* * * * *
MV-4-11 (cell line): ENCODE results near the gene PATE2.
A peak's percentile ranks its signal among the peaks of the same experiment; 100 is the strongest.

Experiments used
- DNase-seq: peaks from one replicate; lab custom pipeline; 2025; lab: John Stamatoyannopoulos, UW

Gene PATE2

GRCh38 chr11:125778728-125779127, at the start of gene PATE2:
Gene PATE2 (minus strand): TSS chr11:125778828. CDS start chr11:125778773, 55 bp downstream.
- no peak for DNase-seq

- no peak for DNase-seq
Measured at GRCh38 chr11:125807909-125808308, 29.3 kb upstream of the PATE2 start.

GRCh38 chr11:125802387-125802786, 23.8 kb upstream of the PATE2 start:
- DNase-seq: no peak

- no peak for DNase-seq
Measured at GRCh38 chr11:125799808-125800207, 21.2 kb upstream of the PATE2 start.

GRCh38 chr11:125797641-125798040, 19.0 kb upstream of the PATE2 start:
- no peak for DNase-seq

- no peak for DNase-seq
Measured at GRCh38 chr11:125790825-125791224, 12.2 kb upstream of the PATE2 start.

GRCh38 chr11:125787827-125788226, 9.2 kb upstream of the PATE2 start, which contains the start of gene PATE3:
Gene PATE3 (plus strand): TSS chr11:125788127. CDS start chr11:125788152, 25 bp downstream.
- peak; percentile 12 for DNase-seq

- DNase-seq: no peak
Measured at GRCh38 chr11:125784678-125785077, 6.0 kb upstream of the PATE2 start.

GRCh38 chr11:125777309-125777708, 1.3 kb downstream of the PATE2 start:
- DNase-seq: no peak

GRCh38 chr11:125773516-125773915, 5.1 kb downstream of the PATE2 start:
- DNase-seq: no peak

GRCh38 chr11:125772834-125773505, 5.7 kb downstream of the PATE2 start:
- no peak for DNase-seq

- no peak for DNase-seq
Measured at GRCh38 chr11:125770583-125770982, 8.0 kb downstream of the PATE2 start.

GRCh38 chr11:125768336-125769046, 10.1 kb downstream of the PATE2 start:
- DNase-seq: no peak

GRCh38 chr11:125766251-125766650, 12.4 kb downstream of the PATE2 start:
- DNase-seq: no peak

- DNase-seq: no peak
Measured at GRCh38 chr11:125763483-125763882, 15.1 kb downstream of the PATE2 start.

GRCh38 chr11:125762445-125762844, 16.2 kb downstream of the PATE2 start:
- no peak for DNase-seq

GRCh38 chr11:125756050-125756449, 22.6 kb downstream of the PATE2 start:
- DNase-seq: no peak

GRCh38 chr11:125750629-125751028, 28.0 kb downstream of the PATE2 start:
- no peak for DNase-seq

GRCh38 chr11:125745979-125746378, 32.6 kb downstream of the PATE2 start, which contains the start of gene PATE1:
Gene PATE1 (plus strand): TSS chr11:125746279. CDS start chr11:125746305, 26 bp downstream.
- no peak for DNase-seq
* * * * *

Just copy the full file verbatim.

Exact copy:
MV-4-11 (cell line): ENCODE results near the gene PATE2.
A peak's percentile ranks its signal among the peaks of the same experiment; 100 is the strongest.

Experiments used
- DNase-seq: peaks from one replicate; lab custom pipeline; 2025; lab: John Stamatoyannopoulos, UW

Gene PATE2

GRCh38 chr11:125778728-125779127, at the start of gene PATE2:
Gene PATE2 (minus strand): TSS chr11:125778828. CDS start chr11:125778773, 55 bp downstream.
- no peak for DNase-seq

- no peak for DNase-seq
Measured at GRCh38 chr11:125807909-125808308, 29.3 kb upstream of the PATE2 start.

GRCh38 chr11:125802387-125802786, 23.8 kb upstream of the PATE2 start:
- DNase-seq: no peak

- no peak for DNase-seq
Measured at GRCh38 chr11:125799808-125800207, 21.2 kb upstream of the PATE2 start.

GRCh38 chr11:125797641-125798040, 19.0 kb upstream of the PATE2 start:
- no peak for DNase-seq

- no peak for DNase-seq
Measured at GRCh38 chr11:125790825-125791224, 12.2 kb upstream of the PATE2 start.

GRCh38 chr11:125787827-125788226, 9.2 kb upstream of the PATE2 start, which contains the start of gene PATE3:
Gene PATE3 (plus strand): TSS chr11:125788127. CDS start chr11:125788152, 25 bp downstream.
- peak; percentile 12 for DNase-seq

- DNase-seq: no peak
Measured at GRCh38 chr11:125784678-125785077, 6.0 kb upstream of the PATE2 start.

GRCh38 chr11:125777309-125777708, 1.3 kb downstream of the PATE2 start:
- DNase-seq: no peak

GRCh38 chr11:125773516-125773915, 5.1 kb downstream of the PATE2 start:
- DNase-seq: no peak

GRCh38 chr11:125772834-125773505, 5.7 kb downstream of the PATE2 start:
- no peak for DNase-seq

- no peak for DNase-seq
Measured at GRCh38 chr11:125770583-125770982, 8.0 kb downstream of the PATE2 start.

GRCh38 chr11:125768336-125769046, 10.1 kb downstream of the PATE2 start:
- DNase-seq: no peak

GRCh38 chr11:125766251-125766650, 12.4 kb downstream of the PATE2 start:
- DNase-seq: no peak

- DNase-seq: no peak
Measured at GRCh38 chr11:125763483-125763882, 15.1 kb downstream of the PATE2 start.

GRCh38 chr11:125762445-125762844, 16.2 kb downstream of the PATE2 start:
- no peak for DNase-seq

GRCh38 chr11:125756050-125756449, 22.6 kb downstream of the PATE2 start:
- DNase-seq: no peak

GRCh38 chr11:125750629-125751028, 28.0 kb downstream of the PATE2 start:
- no peak for DNase-seq

GRCh38 chr11:125745979-125746378, 32.6 kb downstream of the PATE2 start, which contains the start of gene PATE1:
Gene PATE1 (plus strand): TSS chr11:125746279. CDS start chr11:125746305, 26 bp downstream.
- no peak for DNase-seq